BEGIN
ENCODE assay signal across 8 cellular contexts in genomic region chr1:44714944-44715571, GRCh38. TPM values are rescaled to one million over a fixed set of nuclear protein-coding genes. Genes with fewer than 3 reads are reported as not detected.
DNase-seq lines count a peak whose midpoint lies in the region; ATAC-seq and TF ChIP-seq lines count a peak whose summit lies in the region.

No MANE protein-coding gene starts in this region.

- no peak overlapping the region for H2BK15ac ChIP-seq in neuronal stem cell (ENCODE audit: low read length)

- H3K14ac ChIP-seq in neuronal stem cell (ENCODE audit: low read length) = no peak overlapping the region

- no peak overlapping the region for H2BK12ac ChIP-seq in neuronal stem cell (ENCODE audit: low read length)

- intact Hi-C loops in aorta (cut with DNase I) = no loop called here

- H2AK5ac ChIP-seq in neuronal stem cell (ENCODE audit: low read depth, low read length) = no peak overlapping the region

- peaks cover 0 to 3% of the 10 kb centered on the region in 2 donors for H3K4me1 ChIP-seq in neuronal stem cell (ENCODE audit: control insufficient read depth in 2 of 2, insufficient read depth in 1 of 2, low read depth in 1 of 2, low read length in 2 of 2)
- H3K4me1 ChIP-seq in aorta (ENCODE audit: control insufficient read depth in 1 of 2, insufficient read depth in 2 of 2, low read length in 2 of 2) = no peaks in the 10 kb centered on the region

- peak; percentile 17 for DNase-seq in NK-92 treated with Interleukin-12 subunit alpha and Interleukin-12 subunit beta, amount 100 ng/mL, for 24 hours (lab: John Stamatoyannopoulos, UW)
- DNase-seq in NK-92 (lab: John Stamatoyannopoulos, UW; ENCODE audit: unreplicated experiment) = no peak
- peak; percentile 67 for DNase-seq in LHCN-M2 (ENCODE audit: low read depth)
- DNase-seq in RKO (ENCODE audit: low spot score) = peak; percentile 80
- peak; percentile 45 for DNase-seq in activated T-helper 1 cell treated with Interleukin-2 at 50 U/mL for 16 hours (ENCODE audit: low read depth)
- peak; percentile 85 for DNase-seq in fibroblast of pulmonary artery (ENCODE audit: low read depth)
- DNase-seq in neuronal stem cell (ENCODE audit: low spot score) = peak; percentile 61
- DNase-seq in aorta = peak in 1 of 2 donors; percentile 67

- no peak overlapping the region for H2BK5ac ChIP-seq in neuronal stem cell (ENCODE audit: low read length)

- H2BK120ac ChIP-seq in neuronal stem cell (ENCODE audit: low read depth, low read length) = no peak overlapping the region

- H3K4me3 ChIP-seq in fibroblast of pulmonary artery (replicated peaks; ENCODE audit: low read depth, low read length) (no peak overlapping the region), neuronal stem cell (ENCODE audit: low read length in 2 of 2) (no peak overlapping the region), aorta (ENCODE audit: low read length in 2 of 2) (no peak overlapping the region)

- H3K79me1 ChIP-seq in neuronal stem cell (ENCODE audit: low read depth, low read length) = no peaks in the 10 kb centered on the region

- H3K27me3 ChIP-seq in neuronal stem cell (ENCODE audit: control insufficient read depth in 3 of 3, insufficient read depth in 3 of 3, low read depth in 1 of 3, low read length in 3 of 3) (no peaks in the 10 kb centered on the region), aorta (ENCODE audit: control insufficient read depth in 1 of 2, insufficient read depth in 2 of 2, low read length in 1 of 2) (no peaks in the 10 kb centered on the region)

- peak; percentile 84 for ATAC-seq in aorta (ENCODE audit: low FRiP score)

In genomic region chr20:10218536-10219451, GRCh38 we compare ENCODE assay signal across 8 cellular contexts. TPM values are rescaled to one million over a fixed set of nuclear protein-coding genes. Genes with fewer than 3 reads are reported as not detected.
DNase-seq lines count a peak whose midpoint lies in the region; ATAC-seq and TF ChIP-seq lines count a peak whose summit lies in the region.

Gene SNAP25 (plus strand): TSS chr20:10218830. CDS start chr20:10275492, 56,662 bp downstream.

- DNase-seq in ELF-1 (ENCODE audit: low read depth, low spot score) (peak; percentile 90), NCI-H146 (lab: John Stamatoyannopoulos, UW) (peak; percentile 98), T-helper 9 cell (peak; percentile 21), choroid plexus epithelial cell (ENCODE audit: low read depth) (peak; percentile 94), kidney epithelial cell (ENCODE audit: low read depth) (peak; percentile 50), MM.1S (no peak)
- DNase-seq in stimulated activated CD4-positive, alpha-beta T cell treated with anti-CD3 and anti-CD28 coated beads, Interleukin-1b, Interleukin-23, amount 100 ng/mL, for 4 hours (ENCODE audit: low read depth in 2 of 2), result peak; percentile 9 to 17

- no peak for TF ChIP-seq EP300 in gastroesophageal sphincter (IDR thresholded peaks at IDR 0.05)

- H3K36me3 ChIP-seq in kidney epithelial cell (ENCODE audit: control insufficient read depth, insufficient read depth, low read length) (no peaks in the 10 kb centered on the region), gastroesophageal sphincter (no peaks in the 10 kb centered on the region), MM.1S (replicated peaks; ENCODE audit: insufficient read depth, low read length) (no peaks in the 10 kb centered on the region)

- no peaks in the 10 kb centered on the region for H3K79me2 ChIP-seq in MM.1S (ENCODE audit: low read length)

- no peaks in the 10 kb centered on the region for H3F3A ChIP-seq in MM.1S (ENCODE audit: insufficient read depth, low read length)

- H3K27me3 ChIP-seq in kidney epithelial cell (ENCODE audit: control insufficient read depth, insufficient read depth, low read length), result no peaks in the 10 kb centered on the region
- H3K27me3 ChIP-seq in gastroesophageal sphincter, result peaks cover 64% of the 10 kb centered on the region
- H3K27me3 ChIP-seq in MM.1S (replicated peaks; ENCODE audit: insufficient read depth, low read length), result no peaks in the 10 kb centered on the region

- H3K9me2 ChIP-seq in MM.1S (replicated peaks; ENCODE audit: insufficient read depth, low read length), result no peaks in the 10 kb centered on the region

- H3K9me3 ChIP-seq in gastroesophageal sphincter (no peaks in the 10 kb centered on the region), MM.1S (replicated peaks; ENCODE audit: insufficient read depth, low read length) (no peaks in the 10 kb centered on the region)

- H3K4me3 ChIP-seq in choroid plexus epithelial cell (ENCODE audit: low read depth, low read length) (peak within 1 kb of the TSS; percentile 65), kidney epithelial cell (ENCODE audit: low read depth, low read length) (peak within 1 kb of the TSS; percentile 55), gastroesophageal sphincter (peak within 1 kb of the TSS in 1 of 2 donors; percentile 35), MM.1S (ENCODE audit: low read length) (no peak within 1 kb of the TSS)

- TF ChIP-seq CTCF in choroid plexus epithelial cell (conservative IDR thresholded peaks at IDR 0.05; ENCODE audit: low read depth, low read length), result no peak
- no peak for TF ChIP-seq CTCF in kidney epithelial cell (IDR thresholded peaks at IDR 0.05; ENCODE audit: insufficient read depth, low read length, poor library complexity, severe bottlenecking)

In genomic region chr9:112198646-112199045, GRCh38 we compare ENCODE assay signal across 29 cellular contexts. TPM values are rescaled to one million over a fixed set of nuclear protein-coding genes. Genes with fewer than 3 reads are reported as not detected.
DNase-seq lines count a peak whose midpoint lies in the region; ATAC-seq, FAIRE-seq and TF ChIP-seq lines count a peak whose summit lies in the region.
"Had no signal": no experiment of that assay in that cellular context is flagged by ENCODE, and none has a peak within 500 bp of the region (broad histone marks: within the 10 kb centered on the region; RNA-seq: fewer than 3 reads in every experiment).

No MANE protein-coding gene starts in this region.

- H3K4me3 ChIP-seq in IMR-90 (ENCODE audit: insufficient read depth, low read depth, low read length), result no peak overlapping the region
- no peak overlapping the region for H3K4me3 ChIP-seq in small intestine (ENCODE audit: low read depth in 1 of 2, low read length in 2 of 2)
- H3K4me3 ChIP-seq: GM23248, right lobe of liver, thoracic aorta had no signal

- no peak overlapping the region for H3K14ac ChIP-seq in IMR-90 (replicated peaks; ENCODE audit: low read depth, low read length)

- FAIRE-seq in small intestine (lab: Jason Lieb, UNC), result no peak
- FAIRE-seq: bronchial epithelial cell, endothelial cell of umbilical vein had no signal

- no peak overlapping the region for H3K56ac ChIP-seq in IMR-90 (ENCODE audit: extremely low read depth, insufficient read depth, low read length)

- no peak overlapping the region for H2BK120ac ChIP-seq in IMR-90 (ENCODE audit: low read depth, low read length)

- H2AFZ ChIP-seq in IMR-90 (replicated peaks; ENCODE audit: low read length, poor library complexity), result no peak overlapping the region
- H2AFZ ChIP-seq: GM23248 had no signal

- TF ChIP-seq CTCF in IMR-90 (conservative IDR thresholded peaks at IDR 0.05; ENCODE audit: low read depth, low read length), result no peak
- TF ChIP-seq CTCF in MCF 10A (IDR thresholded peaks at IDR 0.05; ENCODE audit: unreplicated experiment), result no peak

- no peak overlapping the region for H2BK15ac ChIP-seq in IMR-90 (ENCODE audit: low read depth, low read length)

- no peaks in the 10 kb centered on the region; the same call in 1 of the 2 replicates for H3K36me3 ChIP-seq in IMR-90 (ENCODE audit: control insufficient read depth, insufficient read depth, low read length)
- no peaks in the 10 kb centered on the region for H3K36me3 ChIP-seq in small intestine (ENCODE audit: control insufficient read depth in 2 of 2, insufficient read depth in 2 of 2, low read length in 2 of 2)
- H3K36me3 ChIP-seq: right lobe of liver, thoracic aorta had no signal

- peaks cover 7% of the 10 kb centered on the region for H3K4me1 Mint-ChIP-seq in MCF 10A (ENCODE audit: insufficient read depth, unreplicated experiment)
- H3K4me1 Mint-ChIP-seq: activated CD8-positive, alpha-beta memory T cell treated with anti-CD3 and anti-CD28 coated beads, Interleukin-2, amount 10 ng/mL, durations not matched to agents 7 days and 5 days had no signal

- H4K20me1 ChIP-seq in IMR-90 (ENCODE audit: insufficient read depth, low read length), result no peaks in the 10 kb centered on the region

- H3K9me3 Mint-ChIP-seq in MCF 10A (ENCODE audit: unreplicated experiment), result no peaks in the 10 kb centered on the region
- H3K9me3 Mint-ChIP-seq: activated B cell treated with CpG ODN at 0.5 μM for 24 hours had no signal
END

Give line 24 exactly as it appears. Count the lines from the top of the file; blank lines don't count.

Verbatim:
- peak; percentile 84 for ATAC-seq in aorta (ENCODE audit: low FRiP score)